WorldCancer

It’s World Cancer Day. So what does World Cancer Day mean to me? Continue reading “I Wouldn’t Change a Thing”

The Gut of a Nurse

The patient walked into the clinic for fluids. It had been a few months since I had that feeling in my gut. Any nurse can tell you about that feeling. It is this awful feeling in the pit of your stomach. It comes even when there is nothing clearly telling you why it is there. You just know you need to keep a close eye on that patient. So you do. You keep watching for something to indicate why your gut alarm has gone off.

The nurse -gut feeling- can't be taught,

One of my nursing professors told me that the gut feeling can’t be taught. That you can’t create a nurse, but you can shape one. I agree with her. Long before I was an official nurse I had a gut feeling. But the more educated you get, the more experience you have, the more fine tuned that gut gets especially within your specialty.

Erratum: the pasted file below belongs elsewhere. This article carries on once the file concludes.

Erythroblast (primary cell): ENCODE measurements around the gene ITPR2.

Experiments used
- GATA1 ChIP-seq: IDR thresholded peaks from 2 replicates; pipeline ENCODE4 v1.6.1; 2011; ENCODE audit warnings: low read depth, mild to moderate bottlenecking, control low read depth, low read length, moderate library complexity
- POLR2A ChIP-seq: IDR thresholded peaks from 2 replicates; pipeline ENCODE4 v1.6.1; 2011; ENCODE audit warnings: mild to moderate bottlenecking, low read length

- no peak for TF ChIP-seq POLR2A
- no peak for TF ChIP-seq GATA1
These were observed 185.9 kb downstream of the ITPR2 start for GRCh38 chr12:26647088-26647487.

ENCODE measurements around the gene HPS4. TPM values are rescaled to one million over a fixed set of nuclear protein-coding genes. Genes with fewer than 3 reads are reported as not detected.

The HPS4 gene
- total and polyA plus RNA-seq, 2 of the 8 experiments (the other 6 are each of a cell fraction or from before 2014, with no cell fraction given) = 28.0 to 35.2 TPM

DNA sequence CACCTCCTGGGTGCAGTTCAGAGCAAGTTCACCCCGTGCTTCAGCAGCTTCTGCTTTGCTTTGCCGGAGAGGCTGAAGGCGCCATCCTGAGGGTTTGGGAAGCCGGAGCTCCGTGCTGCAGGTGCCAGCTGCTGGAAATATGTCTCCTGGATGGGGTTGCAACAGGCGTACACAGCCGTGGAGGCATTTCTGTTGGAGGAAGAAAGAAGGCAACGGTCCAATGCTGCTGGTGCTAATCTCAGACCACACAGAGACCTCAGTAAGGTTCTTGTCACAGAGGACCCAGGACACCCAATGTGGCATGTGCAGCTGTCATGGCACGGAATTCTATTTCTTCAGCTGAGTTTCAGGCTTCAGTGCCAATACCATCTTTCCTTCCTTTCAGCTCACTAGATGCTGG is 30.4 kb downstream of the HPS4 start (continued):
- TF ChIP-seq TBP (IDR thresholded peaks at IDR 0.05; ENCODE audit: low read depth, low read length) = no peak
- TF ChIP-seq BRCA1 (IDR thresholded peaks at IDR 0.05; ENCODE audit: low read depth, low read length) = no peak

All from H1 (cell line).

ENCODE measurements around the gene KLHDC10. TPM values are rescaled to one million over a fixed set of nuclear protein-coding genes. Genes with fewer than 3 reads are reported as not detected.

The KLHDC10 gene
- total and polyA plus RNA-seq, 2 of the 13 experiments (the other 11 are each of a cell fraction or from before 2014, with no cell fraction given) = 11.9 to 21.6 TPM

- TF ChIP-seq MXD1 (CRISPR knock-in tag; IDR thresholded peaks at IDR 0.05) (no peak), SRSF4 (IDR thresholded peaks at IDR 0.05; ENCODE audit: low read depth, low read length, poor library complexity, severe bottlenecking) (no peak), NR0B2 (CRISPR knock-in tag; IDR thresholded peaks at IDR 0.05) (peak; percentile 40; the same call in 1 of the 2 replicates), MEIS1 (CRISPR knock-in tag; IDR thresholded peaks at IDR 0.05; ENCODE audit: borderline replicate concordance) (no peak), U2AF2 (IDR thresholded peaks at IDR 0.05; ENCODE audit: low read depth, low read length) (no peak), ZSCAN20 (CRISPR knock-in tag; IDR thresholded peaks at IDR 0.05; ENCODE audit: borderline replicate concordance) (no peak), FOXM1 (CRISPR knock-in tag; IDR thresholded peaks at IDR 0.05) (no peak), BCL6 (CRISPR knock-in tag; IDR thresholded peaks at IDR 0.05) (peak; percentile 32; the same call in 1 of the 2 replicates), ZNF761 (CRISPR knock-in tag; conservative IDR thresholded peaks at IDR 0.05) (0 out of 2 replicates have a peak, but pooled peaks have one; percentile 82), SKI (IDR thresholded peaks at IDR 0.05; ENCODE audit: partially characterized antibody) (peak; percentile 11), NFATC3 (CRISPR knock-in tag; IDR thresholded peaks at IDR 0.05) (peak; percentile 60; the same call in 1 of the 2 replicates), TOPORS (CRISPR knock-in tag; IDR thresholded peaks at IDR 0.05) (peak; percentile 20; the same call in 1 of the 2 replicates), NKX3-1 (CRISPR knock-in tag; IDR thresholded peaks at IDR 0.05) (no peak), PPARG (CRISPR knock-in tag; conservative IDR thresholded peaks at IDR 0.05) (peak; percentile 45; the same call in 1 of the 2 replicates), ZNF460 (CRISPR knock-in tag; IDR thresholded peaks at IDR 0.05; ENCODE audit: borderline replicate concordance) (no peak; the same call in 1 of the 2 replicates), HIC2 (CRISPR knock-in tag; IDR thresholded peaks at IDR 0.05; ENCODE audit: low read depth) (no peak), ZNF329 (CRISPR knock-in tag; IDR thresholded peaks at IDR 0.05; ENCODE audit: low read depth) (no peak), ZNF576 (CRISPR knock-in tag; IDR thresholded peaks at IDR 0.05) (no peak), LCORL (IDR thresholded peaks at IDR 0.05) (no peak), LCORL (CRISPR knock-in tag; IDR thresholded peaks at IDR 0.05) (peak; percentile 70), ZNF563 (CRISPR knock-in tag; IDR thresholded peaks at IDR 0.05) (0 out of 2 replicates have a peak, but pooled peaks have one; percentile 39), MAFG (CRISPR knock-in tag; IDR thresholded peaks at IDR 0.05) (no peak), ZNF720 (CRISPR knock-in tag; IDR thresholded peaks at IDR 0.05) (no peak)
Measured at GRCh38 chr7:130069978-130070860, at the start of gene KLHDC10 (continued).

Continue reading “The Gut of a Nurse”

How I Learned What “Thankful” Means

It was just a short three years ago that I experienced it for the first time, and I was one and a half months into my nursing career. Since I was still on orientation, I was lucky enough to have Thanksgiving off. I did however work that Wednesday prior. As I wrapped up my shift at the end of the day,  I noticed the sullen, quiet lull that took over the halls of the hospital. Everyone who could be discharged, was. Patients who were still in the hospital were there for one of three reasons: they were either receiving chemo that required them to be there, they were unstable, or they were actively dying. After my shift concluded I jumped in my car for the three hour drive from Michigan to Indiana.  During the car ride I began to understand what being thankful truly looked like.